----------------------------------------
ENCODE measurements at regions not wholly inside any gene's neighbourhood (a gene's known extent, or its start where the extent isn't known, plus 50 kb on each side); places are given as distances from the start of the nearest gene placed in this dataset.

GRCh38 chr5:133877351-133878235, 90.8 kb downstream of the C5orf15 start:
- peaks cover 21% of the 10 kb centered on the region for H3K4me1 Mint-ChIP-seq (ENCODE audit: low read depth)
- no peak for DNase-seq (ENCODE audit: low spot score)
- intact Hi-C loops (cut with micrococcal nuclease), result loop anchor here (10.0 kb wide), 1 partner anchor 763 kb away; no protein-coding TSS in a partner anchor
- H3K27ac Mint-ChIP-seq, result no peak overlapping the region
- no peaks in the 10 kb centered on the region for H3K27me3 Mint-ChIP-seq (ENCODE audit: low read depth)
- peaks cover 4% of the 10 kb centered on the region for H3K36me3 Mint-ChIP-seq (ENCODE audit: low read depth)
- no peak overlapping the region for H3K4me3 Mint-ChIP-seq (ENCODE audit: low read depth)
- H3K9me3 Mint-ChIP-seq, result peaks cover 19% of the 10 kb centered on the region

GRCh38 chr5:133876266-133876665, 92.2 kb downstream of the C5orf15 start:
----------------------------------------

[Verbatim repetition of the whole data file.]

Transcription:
ENCODE measurements at regions not wholly inside any gene's neighbourhood (a gene's known extent, or its start where the extent isn't known, plus 50 kb on each side); places are given as distances from the start of the nearest gene placed in this dataset.

GRCh38 chr5:133877351-133878235, 90.8 kb downstream of the C5orf15 start:
- peaks cover 21% of the 10 kb centered on the region for H3K4me1 Mint-ChIP-seq (ENCODE audit: low read depth)
- no peak for DNase-seq (ENCODE audit: low spot score)
- intact Hi-C loops (cut with micrococcal nuclease), result loop anchor here (10.0 kb wide), 1 partner anchor 763 kb away; no protein-coding TSS in a partner anchor
- H3K27ac Mint-ChIP-seq, result no peak overlapping the region
- no peaks in the 10 kb centered on the region for H3K27me3 Mint-ChIP-seq (ENCODE audit: low read depth)
- peaks cover 4% of the 10 kb centered on the region for H3K36me3 Mint-ChIP-seq (ENCODE audit: low read depth)
- no peak overlapping the region for H3K4me3 Mint-ChIP-seq (ENCODE audit: low read depth)
- H3K9me3 Mint-ChIP-seq, result peaks cover 19% of the 10 kb centered on the region

GRCh38 chr5:133876266-133876665, 92.2 kb downstream of the C5orf15 start: